MY LIFE IN MARTIAL ARTS
PUSHING MYSELF PAST BOUNDARIES
My entire life has been martial arts, even before I was born. Both of my parents were already teaching by the time I came around; my mom continued to do demonstrations, even though she was seven months pregnant with me. When I was born, Mom would take me into class, where some of the students would watch over me while she taught a lesson. I can’t remember a time when I wasn’t doing martial arts. By the time I was 4, I officially started training at my parents’ school. I remember loving every part of the class and everything I was learning, but, at that age, I didn’t really push myself to go above or beyond. I participated in plenty of competitions, but they didn’t give me the motivation I needed to really get enthusiastic about the sport. It wasn’t until I started getting older that my drive for competition and winning got stronger. When I was about 15, I entered the ATA Martial Arts World Championship that takes place in Little Rock, Arkansas. I was excited to be a part of it, and, while I didn’t win first place, I did place in the top three, which was a significant moment for me. I’d been competing for most of life and placed in other competitions, but this was the first time I placed in a world championship. I proved to myself that I could be successful, and my drive to compete grew. I started to compete more often and, eventually, professionally, where I leaned heavily into Brazilian jiujitsu. This eventually led me to mixed martial arts competitions, becoming a fifth-degree black belt, and starting a program in my parents’ school. When they first opened their school, jiujitsu wasn’t something they taught regularly, but, as I grew more interested and familiar with it, I developed the program we continue to use today. While I owe a lot to the competitions I participated in and still enjoy competing, it’s not what drives me to do martial arts; teaching is. I was around 13 when I first started teaching. Although, the first class I ever taught was actually filling in for my dad. He was stuck in traffic during one of his first classes of the day, so, my mom, who was teaching another class at the time, looked at me and said, “Alright, you got to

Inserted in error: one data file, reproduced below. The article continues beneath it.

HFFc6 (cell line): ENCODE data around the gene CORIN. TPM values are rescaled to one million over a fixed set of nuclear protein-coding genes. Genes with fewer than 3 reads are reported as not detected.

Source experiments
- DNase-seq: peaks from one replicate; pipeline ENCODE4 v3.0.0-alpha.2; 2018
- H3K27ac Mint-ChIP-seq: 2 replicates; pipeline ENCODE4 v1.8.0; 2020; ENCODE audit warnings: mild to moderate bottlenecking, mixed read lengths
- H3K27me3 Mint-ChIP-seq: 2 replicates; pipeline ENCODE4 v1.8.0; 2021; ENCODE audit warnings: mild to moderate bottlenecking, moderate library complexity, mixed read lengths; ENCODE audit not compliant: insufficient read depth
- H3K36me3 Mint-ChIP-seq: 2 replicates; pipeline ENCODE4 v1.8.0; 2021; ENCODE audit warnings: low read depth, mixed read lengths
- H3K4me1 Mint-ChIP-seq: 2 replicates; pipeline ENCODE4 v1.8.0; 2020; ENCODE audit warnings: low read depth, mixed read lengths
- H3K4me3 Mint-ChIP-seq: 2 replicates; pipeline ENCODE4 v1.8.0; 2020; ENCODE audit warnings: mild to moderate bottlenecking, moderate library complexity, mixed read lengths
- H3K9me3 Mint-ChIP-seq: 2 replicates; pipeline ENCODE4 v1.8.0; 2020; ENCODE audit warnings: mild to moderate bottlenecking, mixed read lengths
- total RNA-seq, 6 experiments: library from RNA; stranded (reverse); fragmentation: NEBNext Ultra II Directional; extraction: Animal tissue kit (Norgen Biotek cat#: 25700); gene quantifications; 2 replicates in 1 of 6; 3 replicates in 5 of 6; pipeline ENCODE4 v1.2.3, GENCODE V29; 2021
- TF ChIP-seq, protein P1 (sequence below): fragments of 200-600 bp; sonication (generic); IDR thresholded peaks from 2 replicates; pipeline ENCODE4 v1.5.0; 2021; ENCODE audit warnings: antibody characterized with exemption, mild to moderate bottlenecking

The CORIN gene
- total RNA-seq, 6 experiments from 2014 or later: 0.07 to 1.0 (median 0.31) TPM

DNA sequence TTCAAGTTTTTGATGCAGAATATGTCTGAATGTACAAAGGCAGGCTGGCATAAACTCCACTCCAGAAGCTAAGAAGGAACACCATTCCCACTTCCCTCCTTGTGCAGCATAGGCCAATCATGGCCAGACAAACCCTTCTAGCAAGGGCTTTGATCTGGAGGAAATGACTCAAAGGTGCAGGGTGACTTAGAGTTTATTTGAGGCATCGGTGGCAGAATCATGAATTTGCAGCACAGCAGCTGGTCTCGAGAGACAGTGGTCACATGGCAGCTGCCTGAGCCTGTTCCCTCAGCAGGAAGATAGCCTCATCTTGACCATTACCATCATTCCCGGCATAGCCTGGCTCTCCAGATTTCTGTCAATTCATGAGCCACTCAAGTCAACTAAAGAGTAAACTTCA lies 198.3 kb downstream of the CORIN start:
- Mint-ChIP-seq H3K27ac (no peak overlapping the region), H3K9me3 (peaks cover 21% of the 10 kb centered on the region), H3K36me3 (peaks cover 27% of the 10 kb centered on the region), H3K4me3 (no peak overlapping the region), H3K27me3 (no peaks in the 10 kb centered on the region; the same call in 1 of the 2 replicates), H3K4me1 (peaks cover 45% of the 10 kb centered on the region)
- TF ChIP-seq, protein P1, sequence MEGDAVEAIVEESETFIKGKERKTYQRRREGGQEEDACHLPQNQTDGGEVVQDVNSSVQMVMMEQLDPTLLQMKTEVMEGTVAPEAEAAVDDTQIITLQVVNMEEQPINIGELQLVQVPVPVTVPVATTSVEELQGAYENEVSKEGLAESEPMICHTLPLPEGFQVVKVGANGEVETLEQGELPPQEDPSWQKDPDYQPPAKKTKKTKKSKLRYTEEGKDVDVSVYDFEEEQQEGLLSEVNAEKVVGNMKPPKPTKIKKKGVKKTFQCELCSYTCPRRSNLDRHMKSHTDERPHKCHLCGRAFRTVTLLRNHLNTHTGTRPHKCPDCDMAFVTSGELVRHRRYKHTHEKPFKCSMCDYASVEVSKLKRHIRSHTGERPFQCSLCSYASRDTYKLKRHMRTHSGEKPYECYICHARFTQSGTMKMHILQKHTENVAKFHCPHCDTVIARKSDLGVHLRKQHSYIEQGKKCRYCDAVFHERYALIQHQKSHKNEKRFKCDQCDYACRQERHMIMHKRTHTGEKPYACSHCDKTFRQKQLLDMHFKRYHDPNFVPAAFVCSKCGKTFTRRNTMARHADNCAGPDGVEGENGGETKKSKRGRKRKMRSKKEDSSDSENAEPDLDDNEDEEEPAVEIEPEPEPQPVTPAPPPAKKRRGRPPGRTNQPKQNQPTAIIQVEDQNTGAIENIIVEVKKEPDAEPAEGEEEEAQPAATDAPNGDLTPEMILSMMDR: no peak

teach the class.” It was a little scary; I wasn’t much older than the class, which had around 20 other kids, but I said, “Okay,” and jumped right in. I honestly don’t remember how that class went, but I was told I did a good job afterward. Today, I still want to enjoy training and pushing myself as hard as I can, but I also love teaching. I love helping people reach their goals and watching them grow. Through my own goals, I try to make sure that I’m a good example for the students to show that through continuing in their training and pushing boundaries, they can accomplish a lot in life. Just being a small part in their lives, helping them gain confidence and overcome the challenges they face, is extremely satisfying.
– Keith Olson
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